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The Himalayan Adventure (India-Nepal-Bhutan-India)


The following ten day itinerary can be personalized based on your requirement. Click here to book this tour.


The sojourn to the world's highest mountain ranges, the Himalayas is revitalizing. An abode to the countless valleys, series of interlocking ridges, streams, herbs, the holy Ganges & what not; preserved are a heterogeneous yet amalgamated mountain cultures like Muslims, Hindus, Buddhists & subcultures like Garo & Khasi, within its galactic confines, Himalaya draws the natural boundary of India to China, Nepal& Bhutan.


Himalayan Adventure


The sojourn to the world's highest mountain ranges, the Himalayas is revitalizing. An abode to the countless valleys, series of interlocking ridges, streams, herbs, the holy Ganges & what not; preserved are a heterogeneous yet amalgamated mountain cultures like Muslims, Hindus, Buddhists & subcultures like Garo & Khasi, within its galactic confines, Himalaya draws the natural boundary of India to China, Nepal& Bhutan.


Day 1 : Delhi, India


Arrive in Delhi, a quintessential city & the capital of India & pay a visit to the world famous sites like Red Fort, Lotus Temple, Qutub Minar, National Museum & if time permits the Connaught Place. Check in the hotel for overnight stay.


Day 2: Fly to Leh


The Himalayan adventure begins early this morning with a flight to Leh, capital of India’s northernmost region of Ladakh. Tucked against the leeward downwind slopes of the Himalaya on a high plateau at 11,500 feet, Leh is a traveler friendly city. On arrival in Leh rest in the hotel to get altitude acclimatized. By day’s end, take a short exploratory walk & meet the group to mingle in & plan the expedition.


Day 3: Leh


The morning of day 3 set out into the austere mountains east of Leh. The destination is Thiksey Monastery, one of the largest Tibetan Buddhist gompas in Ladakh. Terraced down a hillside, the magnificent 12-story complex contains many pieces of Buddhist art including stupas, statues, thangkas, wall paintings and swords. It also houses a 2-story statue of Maitreya Buddha, built for the Dalai Lama’s visit in 1970.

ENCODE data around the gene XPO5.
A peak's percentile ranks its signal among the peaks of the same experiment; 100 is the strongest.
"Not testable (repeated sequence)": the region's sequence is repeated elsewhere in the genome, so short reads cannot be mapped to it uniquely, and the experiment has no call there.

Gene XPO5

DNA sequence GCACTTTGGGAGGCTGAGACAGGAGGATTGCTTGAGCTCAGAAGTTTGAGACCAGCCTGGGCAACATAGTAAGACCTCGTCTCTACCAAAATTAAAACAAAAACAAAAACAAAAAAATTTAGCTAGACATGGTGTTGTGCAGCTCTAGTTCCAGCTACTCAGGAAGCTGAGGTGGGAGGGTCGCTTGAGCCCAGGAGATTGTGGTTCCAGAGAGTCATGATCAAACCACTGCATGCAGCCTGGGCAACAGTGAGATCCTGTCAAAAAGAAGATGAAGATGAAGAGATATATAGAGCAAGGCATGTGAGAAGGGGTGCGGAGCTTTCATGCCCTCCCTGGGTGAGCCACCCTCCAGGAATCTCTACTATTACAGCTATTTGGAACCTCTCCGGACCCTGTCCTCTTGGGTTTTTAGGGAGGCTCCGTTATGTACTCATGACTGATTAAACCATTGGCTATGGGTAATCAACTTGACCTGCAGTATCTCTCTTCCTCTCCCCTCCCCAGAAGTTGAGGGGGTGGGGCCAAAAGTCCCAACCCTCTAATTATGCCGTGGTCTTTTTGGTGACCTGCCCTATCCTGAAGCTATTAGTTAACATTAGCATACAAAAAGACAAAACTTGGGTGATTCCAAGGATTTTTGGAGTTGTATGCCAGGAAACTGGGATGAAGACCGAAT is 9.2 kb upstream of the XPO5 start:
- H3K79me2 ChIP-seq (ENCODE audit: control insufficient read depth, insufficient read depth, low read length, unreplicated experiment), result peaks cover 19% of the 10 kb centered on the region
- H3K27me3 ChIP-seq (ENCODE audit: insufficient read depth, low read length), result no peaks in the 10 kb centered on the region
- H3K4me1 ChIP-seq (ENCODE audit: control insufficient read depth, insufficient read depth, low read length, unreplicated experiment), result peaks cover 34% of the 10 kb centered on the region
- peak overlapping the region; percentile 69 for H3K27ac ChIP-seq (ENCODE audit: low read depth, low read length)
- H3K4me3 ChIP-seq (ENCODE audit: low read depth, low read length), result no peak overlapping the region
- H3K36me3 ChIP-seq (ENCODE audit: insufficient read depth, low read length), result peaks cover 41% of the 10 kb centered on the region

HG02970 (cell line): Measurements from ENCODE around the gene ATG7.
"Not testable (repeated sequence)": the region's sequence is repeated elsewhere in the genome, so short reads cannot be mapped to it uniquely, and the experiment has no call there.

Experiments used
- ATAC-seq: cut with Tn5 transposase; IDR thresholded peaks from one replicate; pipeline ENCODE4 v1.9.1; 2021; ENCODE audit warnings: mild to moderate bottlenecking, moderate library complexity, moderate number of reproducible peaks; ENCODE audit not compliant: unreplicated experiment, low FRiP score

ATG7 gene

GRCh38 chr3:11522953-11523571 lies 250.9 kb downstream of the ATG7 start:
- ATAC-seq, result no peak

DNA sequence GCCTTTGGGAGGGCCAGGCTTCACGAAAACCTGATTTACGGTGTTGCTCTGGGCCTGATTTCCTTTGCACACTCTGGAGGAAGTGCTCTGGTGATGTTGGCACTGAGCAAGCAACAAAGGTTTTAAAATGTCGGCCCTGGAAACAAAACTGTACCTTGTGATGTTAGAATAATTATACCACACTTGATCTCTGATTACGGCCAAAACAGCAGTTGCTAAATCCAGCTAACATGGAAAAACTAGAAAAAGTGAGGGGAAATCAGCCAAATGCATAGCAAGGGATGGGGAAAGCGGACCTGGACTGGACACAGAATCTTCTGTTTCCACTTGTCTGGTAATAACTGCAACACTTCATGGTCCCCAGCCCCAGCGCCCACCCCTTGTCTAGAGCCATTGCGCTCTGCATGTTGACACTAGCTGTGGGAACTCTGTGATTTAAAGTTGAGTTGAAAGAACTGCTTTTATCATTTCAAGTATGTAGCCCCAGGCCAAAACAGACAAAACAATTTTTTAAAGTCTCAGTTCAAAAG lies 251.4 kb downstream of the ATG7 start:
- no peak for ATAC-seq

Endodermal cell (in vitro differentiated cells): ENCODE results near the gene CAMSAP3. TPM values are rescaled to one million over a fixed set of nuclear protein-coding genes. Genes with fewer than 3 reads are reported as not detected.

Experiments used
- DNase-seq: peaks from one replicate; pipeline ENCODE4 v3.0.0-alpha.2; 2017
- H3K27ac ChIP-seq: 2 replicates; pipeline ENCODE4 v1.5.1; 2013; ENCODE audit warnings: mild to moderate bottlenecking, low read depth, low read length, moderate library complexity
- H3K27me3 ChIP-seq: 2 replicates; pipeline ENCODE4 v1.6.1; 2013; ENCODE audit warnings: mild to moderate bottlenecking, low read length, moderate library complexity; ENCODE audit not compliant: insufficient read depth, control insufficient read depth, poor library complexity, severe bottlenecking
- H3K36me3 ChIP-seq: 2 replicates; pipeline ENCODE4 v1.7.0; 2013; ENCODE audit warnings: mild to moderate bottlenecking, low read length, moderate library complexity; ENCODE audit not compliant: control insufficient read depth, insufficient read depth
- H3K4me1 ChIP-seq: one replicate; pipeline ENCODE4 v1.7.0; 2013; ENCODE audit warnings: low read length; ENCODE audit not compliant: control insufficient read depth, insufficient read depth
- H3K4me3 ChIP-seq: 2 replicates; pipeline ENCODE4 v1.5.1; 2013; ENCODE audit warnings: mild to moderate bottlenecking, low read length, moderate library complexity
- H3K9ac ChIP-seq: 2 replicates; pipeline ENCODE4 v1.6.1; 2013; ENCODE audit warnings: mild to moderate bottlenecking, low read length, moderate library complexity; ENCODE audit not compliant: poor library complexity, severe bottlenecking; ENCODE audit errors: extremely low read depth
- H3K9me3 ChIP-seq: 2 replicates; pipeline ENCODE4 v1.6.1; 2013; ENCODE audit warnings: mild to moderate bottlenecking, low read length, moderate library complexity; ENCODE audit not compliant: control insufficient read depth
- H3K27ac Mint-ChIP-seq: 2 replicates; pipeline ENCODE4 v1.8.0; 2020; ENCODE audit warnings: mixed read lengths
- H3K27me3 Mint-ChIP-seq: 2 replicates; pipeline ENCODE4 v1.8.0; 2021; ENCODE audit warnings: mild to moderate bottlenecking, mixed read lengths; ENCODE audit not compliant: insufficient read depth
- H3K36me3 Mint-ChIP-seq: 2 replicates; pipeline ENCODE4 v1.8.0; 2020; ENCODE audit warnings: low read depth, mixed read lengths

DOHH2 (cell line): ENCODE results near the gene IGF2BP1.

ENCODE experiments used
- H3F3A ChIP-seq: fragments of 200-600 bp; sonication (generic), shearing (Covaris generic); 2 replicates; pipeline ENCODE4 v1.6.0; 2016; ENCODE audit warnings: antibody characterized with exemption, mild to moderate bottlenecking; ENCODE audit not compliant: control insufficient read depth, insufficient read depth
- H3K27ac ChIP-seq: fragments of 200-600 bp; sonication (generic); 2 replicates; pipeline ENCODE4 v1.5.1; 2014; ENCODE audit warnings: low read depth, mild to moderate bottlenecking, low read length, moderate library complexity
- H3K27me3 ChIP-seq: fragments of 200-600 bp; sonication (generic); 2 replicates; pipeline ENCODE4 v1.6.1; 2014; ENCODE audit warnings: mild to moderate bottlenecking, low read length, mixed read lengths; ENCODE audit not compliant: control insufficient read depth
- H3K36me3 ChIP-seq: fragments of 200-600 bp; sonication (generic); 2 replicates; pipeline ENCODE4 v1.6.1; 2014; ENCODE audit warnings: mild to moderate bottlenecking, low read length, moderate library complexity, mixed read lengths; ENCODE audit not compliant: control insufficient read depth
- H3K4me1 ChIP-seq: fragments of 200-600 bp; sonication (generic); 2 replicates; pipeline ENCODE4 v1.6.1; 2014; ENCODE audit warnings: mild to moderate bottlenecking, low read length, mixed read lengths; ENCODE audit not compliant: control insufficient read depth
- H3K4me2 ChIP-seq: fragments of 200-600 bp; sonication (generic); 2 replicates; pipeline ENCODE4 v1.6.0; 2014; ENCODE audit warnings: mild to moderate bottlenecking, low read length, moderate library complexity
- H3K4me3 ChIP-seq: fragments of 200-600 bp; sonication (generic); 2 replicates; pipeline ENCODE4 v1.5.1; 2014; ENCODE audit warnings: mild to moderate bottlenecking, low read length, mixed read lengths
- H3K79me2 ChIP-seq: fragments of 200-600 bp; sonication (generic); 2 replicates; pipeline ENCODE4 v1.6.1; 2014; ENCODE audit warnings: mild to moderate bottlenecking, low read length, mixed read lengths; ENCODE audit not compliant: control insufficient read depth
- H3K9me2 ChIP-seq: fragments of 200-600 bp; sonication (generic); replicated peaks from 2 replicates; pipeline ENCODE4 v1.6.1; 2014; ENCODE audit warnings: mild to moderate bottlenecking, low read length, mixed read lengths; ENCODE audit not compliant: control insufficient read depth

On arrival, gather in the assembly hall for a sunrise prayer ceremony with the monks which boosts the confidence in the upcoming adventure.After breakfast at the monastery, drive along the Indus River to Hemis Monastery and continue to the village of Stok.


Stok Palace is where the present king of Ladakh resides and its museum houses royal artifacts including crowns, precious heirlooms and jewels, prayer instruments and many 16th-century thangkas representing the life and teachings of Buddha.


Day 4: Leh & Surroundings


After breakfast, depart for the famous Buddhist enclave at Alchi, a monastic complex of five temples built in the 10th–11th centuries. Located west of Leh near Alchi village, the collection of monuments has survived through successive invasions over the centuries.

The 900-year-old wall paintings and murals are among the oldest, best preserved and most detailed in Ladakh, reflecting artistic and spiritual details of both Buddhism and the Hindu kings of that time in Kashmir. In the afternoon drive to Rizong Monastery, situated in stunning isolation at the top of a rocky gorge. The monastery, known for its strict adherence to tradition and discipline, houses a small community of monks. Return to Leh for a final night stay.


Day 5: Fly to Kathmandu, Nepal


Fly early this morning to Kathmandu via Delhi. Near the geographic heart of Nepal, Kathmandu is the kingdom’s storied capital. For centuries the city has been a center of religious art and architecture in both Hindu and Buddhist traditions and is renowned for its ancient temples and urban squares. The dinner evening is at a capricious Kathmandu landmark in the heart of the Thamel district: the Rum Doodle.


Calling itself “the tallest mountain in the world at 40,000-1/2 feet,” the celebrated restaurant and bar pay homage to Nepal's mountaineering culture and showcases a collection of signatures of Everest summiteers, the autograph of Sir Edmund Hillary being the first.


Day 6: Kathmandu


If weather shows the green signal take an hour-long sightseeing trip for a panoramic view of close-up vistas of Mt. Everest and neighboring peaks. After the flight,return to the hotel for breakfast. The afternoon is devoted to sightseeing in and around Kathmandu.


Places to explore are Durbar Square at the heart of old town and Hanuman Dhoka, Nepal’s ancient royal palace. Its dispersed temples and courtyards dates to the 16th century and was home to the royal family until 1886. A golden spire at mystical swayambhunath surveying the city from atop a wooded hill, is fascinating.